How To Make A Kite: Step-By-Step Guide To Make A Kite In Minutes

Always Wanted To Learn How To Make A Kite? Now’s The Time

July 20, 2020 Updated July 24, 2020

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Kite-flying is one of those timeless activities that can be easy to forget about until you end up watching the original 1964 version of Mary Poppins (thanks, Disney+) and get the “Let’s Go Fly a Kite” song stuck in your head. Sure, you could order one online and have it delivered, but what’s the fun in that? If you really want to get your kids invested in flying kites (and by “invested” we mean spending hours on the project, buying you some glorious time that does not involve an iPad in their sticky little hands), you may want to consider the DIY route.

Basically, it’s two activities in one. First, you have to learn how to make a kite and then construct one (or more) yourself. Then, you can actually go outside and fly the kite. (Just make sure you try it on a day with at least some wind, so the kiddos don’t get frustrated and quit right away). But what if you’re not sure how to make a kite? Don’t worry, we’ve got that part handled. Here are some methods, tips and suggestions that will have you flying a kite before you can say “Mr. Banks from Mary Poppins is an emotionally unavailable egotistical monster who treats his wife and children like property.” And off we go!

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Some products are easier than others to make – I’m still struggling to figure these out. The tricky part is not using glue – I love kids using skills like tying and folding, I don’t want to include glue in plastic pots (or expect parents to have to go and look for some). I want my toys to be simple so they will inspire kids to want to make them again. I’m hoping we’re close. Hoping a weekend will work some magic and these will take flight on Monday! #letsgoflyakite #diykite #ecofriendlyproducts #kidsplay #toymaking #kite #meetthemaker #problemsolving #kidscrafts #plasticfreepartybags #plasticfree #smallbusiness #wahm #wahmlife #toys #biodegradable #ecofriendly #plasticfreeparenting

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Step 1: Gather Your Supplies

DIY kites are very customizable (translation: you can probably make one with stuff you already have in your house). But in general, there are four types of supplies you need to make a basic kite:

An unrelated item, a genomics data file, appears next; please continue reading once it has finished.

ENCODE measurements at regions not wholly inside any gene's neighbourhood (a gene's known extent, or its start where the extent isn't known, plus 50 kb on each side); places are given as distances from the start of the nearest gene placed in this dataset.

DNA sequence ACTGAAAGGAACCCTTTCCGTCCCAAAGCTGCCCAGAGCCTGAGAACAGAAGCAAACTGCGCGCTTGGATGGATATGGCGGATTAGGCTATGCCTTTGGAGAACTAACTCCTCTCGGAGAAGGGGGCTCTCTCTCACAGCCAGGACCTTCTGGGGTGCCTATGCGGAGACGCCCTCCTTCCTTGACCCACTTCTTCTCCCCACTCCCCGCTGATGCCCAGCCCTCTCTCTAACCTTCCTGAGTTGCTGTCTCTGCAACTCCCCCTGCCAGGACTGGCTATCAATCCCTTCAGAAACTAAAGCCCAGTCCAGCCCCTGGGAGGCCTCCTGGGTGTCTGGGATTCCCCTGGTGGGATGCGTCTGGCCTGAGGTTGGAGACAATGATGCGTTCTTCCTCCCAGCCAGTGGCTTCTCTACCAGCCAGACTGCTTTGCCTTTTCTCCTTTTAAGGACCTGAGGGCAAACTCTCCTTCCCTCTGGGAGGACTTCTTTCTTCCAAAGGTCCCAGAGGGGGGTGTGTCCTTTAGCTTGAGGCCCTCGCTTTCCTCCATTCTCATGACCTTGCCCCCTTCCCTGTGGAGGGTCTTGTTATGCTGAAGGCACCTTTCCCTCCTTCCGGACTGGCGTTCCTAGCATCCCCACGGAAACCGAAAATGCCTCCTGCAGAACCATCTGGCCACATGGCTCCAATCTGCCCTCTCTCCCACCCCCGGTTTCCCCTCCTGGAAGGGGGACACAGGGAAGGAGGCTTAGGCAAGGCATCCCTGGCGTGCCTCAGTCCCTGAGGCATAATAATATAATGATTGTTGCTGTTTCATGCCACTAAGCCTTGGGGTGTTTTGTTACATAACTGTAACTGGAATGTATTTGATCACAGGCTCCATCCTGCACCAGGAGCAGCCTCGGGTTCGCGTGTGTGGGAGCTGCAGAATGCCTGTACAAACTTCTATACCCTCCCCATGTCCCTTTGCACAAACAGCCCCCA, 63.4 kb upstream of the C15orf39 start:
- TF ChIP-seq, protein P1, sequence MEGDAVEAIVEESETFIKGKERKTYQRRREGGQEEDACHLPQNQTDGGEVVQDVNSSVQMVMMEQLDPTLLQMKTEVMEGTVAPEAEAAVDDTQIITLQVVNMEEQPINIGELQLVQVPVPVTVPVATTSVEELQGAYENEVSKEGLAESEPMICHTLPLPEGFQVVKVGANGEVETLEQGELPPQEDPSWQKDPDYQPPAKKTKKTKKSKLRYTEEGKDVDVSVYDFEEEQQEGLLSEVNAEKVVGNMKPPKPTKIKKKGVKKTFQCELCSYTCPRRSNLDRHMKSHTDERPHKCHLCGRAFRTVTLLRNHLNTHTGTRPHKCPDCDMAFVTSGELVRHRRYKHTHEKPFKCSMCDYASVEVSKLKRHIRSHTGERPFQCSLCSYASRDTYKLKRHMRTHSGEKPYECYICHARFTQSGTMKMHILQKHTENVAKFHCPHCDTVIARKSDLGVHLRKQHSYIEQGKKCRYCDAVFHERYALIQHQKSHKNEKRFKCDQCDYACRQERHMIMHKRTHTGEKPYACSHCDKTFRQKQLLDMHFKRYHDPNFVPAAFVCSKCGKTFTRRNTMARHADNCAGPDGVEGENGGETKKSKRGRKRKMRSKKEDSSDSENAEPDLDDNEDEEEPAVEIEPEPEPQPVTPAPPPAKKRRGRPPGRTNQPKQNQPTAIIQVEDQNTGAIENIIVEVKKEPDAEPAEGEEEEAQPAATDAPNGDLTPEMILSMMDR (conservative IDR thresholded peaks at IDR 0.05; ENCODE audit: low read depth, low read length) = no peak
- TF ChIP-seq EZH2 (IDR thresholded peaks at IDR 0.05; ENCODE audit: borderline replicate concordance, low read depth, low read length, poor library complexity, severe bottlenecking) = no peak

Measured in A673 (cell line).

• Material for the main part of the kite. This could be tissue paper, newspaper, garbage bags, tissue paper covered in contact paper. Get creative!
  • Something hard, light and relatively straight to serve as the bones of the kite. These could be paper straws, sticks, or whatever else you have that could fit into this category. (Remember, being lightweight is key here because you’re going to try to get this kite airborne.)
  • Glue or something sticky. If you opt to go the contact paper route, you can skip this part because that’s sticky enough. But if you’re working with plain tissue paper, newspaper or garbage bags, you’re going to need something like glue or tape to get the body of the kite to stick to the frame.
  • String or ribbon. This serves two purposes: to hold the straws or sticks together, as well as give you something to hold onto at the bottom of the kite to allow you to fly it.

If you’re interested in making a fancier kite (or want to keep the kids occupied for longer with the craft component of this project), we’ll talk more about decorating your creation in a moment.

Step 2: Assemble the Frame

Before anything else, make your frame. If you’re going with the traditional diamond-shaped kite (which is probably a good idea for beginners), make a cross where the length is longer than the width. This could mean using one stick that’s longer than the other, or two straws of the width and three for the length. Then, attach them to each other. You could use string, glue, or even strong tape (like duct, masking, or shipping tape).

Step 3: Make a String Border

Now, take the frame you made, and run a piece of string around the entire border of the kite. This will make it easier to cut and measure the paper or plastic that’s going on top of it.

Step 4: Cut and Attach the Material

Take your material of choice, and cut it to roughly the shape of the kite (using the string kite as your guide). Once that’s done, fold the edges of the material over the string border of the kite (there shouldn’t be a lot of material left on that side) and either glue or tape down. (Tape is faster and easier, but using glue makes the whole project longer, if that’s something that’s important to you.)

Step 5: Attach the String

Next, take a very long string and tie it around the very center of the kite (where the two sticks/straws come together). Make sure it’s tight. Give yourself plenty of string (more than you think you need) so allow your kite to reach great heights.

Step 6: Decorate (If You Want To!)

After Step 5, the kite should be functional, so if that’s all you’re after, you can head right outside (assuming there is some type of wind). But if you want your kite to have some flair, you can add ribbons to the bottom of the kite to make a pretty tail, or have the kids color, paint, or put stickers on the kite to make it their own. Really, this part can take as long or as short as you need it to. You can even make it a competition among the kids: Who made the kite that works the best/flies the highest, and which kite has the best decorations.

There are plenty of variations and tutorials out there if you want to get more advanced, but this one is pretty straightforward and doesn’t require an advanced degree in engineering to construct. Now, go be like Mr. Banks at the end of Mary Poppins, after Julie Andrews made him (at least temporarily) less emotionally abusive and he takes his family to a nearby park to fly a kite.